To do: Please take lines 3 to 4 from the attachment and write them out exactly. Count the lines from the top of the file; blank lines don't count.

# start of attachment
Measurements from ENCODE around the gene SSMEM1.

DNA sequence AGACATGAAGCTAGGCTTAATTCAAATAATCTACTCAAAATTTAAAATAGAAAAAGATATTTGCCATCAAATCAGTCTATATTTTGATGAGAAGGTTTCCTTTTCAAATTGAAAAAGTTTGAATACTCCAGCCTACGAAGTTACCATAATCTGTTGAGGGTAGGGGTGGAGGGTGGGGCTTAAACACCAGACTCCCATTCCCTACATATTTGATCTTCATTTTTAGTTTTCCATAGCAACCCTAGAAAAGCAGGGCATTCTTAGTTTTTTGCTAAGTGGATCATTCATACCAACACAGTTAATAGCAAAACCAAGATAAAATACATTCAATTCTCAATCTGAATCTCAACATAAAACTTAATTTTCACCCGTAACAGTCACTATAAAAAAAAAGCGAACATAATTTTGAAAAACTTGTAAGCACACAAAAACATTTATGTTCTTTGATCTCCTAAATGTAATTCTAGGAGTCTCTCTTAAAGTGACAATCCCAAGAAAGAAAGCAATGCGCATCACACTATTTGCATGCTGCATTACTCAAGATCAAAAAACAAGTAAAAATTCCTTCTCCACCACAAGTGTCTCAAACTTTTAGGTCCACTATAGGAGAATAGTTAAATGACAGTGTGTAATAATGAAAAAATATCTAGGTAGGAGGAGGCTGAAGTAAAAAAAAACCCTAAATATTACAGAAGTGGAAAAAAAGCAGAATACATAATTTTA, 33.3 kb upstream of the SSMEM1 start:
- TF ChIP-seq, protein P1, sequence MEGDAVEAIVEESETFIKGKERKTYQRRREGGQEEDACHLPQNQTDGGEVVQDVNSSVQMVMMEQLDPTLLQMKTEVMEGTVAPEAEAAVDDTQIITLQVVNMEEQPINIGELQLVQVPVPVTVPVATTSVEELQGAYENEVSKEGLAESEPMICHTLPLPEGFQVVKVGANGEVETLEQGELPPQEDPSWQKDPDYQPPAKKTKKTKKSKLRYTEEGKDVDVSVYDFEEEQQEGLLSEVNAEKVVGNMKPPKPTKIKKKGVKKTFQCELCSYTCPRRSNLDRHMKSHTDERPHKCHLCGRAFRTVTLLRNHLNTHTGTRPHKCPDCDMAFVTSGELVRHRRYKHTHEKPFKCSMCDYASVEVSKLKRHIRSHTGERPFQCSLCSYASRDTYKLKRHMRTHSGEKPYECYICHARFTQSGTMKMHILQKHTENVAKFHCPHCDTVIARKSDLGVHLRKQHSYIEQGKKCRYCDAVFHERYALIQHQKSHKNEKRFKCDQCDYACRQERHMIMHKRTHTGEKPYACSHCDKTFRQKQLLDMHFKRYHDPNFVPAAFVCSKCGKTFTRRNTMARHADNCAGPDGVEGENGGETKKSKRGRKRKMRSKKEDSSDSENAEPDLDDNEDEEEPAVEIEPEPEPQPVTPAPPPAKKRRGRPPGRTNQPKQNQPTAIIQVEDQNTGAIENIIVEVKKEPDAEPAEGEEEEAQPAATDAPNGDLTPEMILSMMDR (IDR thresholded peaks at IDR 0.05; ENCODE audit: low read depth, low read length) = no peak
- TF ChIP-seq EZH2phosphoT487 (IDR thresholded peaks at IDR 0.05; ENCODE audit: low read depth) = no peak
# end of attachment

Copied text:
- TF ChIP-seq, protein P1, sequence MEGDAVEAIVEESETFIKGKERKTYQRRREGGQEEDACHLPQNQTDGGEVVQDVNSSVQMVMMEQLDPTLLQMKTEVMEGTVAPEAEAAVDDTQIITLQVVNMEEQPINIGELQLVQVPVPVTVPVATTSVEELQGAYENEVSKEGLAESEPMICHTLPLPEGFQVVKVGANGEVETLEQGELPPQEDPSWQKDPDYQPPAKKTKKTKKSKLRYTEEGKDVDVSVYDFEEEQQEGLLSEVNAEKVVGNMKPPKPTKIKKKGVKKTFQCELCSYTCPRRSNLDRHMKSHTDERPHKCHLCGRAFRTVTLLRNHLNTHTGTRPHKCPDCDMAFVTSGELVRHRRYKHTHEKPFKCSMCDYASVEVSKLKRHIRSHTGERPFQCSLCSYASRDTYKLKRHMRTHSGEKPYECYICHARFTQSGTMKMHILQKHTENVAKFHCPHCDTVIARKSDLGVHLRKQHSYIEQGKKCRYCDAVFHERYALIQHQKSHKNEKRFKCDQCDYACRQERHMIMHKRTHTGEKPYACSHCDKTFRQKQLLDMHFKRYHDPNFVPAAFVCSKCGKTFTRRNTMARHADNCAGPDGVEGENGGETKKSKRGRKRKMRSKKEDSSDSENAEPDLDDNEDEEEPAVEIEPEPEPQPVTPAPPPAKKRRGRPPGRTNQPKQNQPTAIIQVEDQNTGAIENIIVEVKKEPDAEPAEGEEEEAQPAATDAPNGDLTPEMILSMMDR (IDR thresholded peaks at IDR 0.05; ENCODE audit: low read depth, low read length) = no peak
- TF ChIP-seq EZH2phosphoT487 (IDR thresholded peaks at IDR 0.05; ENCODE audit: low read depth) = no peak